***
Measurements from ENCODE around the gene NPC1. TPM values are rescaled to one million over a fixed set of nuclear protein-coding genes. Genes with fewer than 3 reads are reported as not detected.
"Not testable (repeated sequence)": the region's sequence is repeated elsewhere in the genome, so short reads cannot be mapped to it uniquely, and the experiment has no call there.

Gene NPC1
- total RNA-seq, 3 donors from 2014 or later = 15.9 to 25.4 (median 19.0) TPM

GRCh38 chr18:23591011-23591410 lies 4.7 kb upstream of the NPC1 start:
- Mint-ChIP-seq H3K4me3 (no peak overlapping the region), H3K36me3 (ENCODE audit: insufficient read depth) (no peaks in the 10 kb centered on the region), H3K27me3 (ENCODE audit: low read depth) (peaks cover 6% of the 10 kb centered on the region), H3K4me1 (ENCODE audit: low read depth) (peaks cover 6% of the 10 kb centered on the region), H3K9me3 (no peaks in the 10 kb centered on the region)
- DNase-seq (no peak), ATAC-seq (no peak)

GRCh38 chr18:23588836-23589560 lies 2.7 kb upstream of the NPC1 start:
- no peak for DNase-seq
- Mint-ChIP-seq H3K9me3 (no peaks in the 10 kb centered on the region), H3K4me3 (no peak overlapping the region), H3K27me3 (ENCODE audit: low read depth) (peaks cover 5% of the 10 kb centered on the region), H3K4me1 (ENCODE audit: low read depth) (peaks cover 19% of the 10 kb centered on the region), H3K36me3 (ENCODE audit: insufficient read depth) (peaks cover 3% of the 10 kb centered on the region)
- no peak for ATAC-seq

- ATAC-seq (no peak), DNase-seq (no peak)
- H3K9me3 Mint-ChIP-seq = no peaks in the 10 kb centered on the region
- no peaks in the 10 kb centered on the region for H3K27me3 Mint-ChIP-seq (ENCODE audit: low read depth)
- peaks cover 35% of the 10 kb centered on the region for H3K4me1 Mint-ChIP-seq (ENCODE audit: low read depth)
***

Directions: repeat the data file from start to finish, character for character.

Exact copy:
Measurements from ENCODE around the gene NPC1. TPM values are rescaled to one million over a fixed set of nuclear protein-coding genes. Genes with fewer than 3 reads are reported as not detected.
"Not testable (repeated sequence)": the region's sequence is repeated elsewhere in the genome, so short reads cannot be mapped to it uniquely, and the experiment has no call there.

Gene NPC1
- total RNA-seq, 3 donors from 2014 or later = 15.9 to 25.4 (median 19.0) TPM

GRCh38 chr18:23591011-23591410 lies 4.7 kb upstream of the NPC1 start:
- Mint-ChIP-seq H3K4me3 (no peak overlapping the region), H3K36me3 (ENCODE audit: insufficient read depth) (no peaks in the 10 kb centered on the region), H3K27me3 (ENCODE audit: low read depth) (peaks cover 6% of the 10 kb centered on the region), H3K4me1 (ENCODE audit: low read depth) (peaks cover 6% of the 10 kb centered on the region), H3K9me3 (no peaks in the 10 kb centered on the region)
- DNase-seq (no peak), ATAC-seq (no peak)

GRCh38 chr18:23588836-23589560 lies 2.7 kb upstream of the NPC1 start:
- no peak for DNase-seq
- Mint-ChIP-seq H3K9me3 (no peaks in the 10 kb centered on the region), H3K4me3 (no peak overlapping the region), H3K27me3 (ENCODE audit: low read depth) (peaks cover 5% of the 10 kb centered on the region), H3K4me1 (ENCODE audit: low read depth) (peaks cover 19% of the 10 kb centered on the region), H3K36me3 (ENCODE audit: insufficient read depth) (peaks cover 3% of the 10 kb centered on the region)
- no peak for ATAC-seq

- ATAC-seq (no peak), DNase-seq (no peak)
- H3K9me3 Mint-ChIP-seq = no peaks in the 10 kb centered on the region
- no peaks in the 10 kb centered on the region for H3K27me3 Mint-ChIP-seq (ENCODE audit: low read depth)
- peaks cover 35% of the 10 kb centered on the region for H3K4me1 Mint-ChIP-seq (ENCODE audit: low read depth)